Under the theory that perhaps thousands of Utah college students are having babies paid for by Medicaid that they could pay for themselves, one lawmaker has a plan: cut all elective epidurals and elective C-sections.
Sen. Dan Liljenquist, R-Bountiful, has vowed massive Medicaid reform in next year's legislative session, and first on the list is people who may be freeloading. Medicaid pays for 15,000 births a year in Utah, a third of the total, Liljenquist says.
"Do we save some kid or make birth easier?" he said, noting that the waiting list for Medicaid in Utah just for the disabled has reached 4,400 people.
Liljenquist says the state could save millions. Epidurals, a shot given in the spine, are a common method of relieving pain during labor. At Utah Valley Regional Medical Center in Provo, 86 to 87 percent of women who deliver babies at the hospital get an epidural; studies show about 65 percent of births nationwide happen with an epidural.
Cesarean births have risen to nearly a third of all births nationwide and cost nearly double a vaginal birth. The average charge for a Cesarean delivery in Utah County in 2008 was $8,989, according to the Utah Department of Health. In 2008, the average cost of a vaginal birth in the county was $5,079, but that does not include an epidural.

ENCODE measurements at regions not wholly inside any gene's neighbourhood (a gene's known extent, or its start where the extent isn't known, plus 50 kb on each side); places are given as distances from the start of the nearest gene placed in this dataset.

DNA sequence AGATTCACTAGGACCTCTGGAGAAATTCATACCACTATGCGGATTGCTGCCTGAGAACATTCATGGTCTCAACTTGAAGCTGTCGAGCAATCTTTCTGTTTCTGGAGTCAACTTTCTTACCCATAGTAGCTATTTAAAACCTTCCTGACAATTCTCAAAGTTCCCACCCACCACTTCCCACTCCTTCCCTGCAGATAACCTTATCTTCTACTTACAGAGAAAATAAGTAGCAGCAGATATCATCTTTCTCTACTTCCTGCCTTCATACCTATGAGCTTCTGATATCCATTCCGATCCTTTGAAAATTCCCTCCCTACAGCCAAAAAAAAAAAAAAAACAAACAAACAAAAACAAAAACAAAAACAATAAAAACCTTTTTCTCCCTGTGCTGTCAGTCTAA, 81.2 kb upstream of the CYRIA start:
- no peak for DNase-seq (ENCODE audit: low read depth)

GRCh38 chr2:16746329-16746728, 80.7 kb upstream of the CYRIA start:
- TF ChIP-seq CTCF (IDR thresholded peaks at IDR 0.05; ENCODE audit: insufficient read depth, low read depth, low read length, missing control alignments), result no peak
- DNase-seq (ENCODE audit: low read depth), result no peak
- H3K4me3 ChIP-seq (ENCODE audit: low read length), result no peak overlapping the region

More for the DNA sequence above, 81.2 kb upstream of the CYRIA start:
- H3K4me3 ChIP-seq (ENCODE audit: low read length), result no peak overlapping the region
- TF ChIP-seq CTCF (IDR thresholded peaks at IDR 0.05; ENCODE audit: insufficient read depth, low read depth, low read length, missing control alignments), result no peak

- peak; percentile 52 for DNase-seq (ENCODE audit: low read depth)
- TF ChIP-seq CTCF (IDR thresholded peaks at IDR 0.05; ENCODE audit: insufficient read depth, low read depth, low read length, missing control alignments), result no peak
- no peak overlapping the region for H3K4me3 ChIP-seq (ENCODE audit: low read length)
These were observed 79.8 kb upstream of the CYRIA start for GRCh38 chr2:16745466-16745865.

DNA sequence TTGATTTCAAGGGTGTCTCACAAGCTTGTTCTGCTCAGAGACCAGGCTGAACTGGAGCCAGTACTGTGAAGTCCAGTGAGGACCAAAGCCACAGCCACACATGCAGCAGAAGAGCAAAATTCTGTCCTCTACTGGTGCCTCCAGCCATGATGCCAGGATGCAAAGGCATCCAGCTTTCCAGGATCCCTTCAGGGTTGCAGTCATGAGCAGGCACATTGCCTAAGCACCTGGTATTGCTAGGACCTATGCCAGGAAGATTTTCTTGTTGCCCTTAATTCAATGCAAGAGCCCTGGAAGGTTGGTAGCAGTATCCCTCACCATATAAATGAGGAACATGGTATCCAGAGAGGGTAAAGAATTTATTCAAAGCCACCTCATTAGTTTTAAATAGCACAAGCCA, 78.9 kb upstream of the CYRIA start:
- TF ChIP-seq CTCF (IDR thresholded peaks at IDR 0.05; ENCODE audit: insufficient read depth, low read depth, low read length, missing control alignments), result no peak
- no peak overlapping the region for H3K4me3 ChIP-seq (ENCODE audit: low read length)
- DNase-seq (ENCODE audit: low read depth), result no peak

On Wednesday, a group of senators including Liljenquist had an animated discussion about the matter after meeting informally on the Senate floor.
"These are 90 percent out-of-state students having babies on our dime," Sen. Howard Stephenson, R-Draper, told Liljenquist, referring to BYU students. Conservative lawmakers have been upset about anecdotal evidence of students with a Lexus and trust fund having a baby under Medicaid. They qualify because there may technically be no income.
During the legislative session earlier this year, Rep. John Dougall, R-Highland, caused a stir for saying the same thing.
House Minority Leader David Litvack said that before anything that drastic was done, he'd want hard numbers.
"I'm not making policy based on anecdotes," Litvack, D-Salt Lake City, said during a discussion with Liljenquist.
Liljenquist is targeting Medicaid next year because it has grown by $200 million in the past three years while the state has cut $1.2 billion from its general budget. Health services provided by the government should be a safety net, he said, not a provider of first resort.
"I don't want Medicaid to be the best program in the state, which it is," he said.